Mark Zuckerberg Criticizes Tech Companies for Trying to Create AI “God”

Mark Zuckerberg Criticizes Tech Companies for Trying to Create AI “God”

Facebook founder and Meta founder Mark Zuckerberg criticized AI developers for trying to create an AI God. “It’s like it’s almost as if they kind of think they’re creating God or something and it’s just not what we’re doing, I don’t think that’s how this plays out,” he said.

Zuckerberg joined YouTube podcaster Kane Kallaway for a 40-minute interview about AI and the future of social media. He also discussed Meta products like sunglasses that will rival the Google Glass, which will display holograms without looking like bulky goggles. “I think over time these two paths will just sort of converge,” Zuckerberg said. He also touted Meta’s Llama 3, which he said is “pretty close to caught up with the best models that are out there.” He sniped at OpenAI and Google’s Gemini for pursuing single-purpose AI tools that are incapable of differentiating for different people.

When asked why he believes in Open Source for AI, he said he does not believe “AI should be hoarded” by companies that want to create one central product.

“I think if you believe that the best experience of this and the best future is going to be a lot of different AIs and a lot of different experiences, then you want to get it out there in all these ways,” he continued.

OpenAI was formed by a cohort of tech developers; among its original board members was Elon Musk. Musk, Peter Thiel, Reid Hoffman, Amazon Web Services (AWS) and others pledged a collective $1 billion in 2015 (but only $130 million was collected). Musk resigned in 2018 citing conflict of interest over Tesla self-driving AI; it is unclear if there was drama behind the scenes. When OpenAI converted from a nonprofit structure—which was its status when Elon donated $50 million—to a for-profit structure, Musk raised concerns about the legality of the move, and took the opportunity to raise awareness about the potential dangers of AI:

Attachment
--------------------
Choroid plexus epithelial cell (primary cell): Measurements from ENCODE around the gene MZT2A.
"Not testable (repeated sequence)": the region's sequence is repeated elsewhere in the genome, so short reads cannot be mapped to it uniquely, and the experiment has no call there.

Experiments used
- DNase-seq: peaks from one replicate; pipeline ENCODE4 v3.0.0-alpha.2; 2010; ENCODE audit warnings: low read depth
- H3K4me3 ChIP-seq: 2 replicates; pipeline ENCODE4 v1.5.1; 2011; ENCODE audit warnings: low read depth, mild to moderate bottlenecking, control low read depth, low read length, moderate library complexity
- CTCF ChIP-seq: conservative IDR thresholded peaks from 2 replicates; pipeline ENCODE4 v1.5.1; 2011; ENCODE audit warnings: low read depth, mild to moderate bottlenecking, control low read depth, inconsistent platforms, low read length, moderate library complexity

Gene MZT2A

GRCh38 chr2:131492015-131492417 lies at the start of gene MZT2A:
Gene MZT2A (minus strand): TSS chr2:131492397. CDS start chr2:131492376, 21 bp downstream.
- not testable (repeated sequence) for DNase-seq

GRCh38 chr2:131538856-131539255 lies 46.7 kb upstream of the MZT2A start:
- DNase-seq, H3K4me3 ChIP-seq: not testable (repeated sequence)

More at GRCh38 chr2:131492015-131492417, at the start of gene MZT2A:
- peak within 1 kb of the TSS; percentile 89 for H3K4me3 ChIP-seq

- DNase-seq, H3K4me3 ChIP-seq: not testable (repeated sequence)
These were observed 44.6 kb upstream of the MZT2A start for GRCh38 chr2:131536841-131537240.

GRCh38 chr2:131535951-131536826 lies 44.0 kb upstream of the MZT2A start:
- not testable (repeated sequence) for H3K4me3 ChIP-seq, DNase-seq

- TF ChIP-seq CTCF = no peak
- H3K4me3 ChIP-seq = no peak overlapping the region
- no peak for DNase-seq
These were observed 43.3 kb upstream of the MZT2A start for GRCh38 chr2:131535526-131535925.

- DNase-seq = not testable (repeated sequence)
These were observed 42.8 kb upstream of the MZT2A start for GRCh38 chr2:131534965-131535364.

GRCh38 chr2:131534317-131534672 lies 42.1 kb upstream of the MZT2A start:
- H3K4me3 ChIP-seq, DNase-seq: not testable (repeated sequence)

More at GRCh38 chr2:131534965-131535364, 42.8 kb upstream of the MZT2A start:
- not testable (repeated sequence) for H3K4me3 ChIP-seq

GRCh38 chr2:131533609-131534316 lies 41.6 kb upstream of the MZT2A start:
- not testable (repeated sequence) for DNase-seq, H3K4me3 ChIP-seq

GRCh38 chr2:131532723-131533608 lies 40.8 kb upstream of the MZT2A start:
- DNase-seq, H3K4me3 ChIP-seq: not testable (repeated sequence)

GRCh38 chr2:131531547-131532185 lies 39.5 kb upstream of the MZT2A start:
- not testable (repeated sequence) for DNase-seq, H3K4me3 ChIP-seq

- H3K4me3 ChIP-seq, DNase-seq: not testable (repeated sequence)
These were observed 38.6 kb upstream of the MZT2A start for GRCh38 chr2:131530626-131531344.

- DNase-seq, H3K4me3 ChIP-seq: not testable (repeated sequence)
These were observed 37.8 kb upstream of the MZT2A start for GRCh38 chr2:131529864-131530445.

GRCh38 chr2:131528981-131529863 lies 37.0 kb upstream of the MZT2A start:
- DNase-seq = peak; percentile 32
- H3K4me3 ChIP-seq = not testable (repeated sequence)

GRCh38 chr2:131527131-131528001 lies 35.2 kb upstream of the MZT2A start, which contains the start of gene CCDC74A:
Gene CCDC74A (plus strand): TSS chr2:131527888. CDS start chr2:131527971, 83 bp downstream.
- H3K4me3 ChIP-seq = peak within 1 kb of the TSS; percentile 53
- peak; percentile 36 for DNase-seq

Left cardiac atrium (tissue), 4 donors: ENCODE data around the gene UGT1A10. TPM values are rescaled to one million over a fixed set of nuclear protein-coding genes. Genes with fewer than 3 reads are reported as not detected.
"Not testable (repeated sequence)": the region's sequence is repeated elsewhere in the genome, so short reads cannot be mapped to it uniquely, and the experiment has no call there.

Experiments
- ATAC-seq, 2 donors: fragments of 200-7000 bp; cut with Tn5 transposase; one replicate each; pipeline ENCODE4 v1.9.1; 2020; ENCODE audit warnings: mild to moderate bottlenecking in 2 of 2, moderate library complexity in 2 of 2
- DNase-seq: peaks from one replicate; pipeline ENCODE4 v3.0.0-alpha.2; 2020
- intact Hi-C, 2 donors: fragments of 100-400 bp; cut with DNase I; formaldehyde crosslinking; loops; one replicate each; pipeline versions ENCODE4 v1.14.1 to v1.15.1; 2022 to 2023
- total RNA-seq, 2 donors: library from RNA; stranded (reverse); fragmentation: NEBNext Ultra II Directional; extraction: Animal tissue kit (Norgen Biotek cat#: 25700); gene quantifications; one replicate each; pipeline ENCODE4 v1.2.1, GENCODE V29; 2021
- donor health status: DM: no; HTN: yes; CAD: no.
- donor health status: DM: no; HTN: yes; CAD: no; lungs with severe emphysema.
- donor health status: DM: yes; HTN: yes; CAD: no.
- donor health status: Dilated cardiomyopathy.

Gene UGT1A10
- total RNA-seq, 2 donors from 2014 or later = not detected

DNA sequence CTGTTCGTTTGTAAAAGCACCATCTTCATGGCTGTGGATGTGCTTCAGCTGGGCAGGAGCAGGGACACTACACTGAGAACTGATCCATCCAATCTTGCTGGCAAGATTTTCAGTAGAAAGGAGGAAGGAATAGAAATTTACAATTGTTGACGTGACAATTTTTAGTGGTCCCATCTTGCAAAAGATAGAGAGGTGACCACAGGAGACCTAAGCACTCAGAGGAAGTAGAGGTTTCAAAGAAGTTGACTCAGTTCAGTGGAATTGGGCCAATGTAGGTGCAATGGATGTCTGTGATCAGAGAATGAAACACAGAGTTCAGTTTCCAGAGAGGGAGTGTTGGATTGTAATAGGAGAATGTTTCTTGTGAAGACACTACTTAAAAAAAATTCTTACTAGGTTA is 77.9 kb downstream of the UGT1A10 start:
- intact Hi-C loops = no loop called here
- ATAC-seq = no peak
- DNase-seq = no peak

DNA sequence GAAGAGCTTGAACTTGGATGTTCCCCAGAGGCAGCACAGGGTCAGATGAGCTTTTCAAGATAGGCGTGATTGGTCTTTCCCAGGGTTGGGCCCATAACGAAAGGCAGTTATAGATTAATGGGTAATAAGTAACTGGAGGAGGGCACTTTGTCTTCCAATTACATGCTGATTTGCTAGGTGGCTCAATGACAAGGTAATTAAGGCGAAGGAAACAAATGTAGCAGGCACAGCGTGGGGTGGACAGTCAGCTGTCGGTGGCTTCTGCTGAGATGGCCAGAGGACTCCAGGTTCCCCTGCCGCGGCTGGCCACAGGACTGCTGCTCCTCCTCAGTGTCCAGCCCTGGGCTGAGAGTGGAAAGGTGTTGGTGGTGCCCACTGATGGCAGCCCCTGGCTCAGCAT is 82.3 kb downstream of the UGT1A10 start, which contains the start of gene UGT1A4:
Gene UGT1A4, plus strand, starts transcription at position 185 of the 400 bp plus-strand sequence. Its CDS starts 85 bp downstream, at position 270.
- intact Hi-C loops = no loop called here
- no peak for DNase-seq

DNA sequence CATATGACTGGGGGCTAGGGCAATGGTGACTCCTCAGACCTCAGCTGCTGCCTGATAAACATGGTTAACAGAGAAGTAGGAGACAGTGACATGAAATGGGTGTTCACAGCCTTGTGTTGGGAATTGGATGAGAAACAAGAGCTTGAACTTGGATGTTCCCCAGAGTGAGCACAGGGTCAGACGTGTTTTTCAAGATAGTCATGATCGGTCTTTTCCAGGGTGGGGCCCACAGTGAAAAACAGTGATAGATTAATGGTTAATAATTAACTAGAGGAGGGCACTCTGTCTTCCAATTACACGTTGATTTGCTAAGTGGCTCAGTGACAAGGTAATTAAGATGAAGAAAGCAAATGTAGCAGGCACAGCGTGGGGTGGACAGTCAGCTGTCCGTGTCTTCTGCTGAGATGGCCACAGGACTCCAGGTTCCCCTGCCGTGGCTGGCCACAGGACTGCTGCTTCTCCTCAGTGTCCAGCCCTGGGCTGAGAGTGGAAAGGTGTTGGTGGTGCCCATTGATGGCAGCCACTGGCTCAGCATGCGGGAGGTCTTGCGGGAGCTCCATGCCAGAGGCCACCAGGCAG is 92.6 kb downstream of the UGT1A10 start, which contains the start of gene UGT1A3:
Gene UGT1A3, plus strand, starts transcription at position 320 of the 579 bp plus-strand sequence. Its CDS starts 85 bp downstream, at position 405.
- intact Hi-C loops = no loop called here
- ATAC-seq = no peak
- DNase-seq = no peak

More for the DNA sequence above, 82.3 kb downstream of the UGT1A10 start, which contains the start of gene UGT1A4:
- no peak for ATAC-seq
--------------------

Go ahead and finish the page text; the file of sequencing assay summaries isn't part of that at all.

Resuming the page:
“The reason OpenAI exists at all is because I used to be really close friends with Larry Page and stay at his house in Palo Alto. We would talk late in the night about AI safety, and my impression was that Larry wasn’t taking AI safety seriously enough. He really seemed just focused on achieving digital superintelligence — essentially a Digital God, if you will, and as soon as possible. This is not good.

So I thought, ‘What is the furthest thing from Google?’ which would be a fully open nonprofit. So the ‘open’ in OpenAI stands for open source and transparency so people know what is going on. I’m normally in favor of for-profit companies, but the idea was not to be a profit-maximizing demon from hell that never stops. So that is why OpenAI was founded.

Very, unfortunately, they decided to become a for-profit company.”

The new safety board will be taking stock of the company’s processes and safety protocols over the next 90 days and will be preparing a report with recommendations for the board of directors. OpenAI will then provide an update about its new safety structures after the report.

In late February, Elon Musk filed a lawsuit accusing OpenAI co-founder and CEO Sam Altman of “breach of contract” for violating the company’s founding agreement to benefit humanity rather than pursue profits.

Watch the full interview here: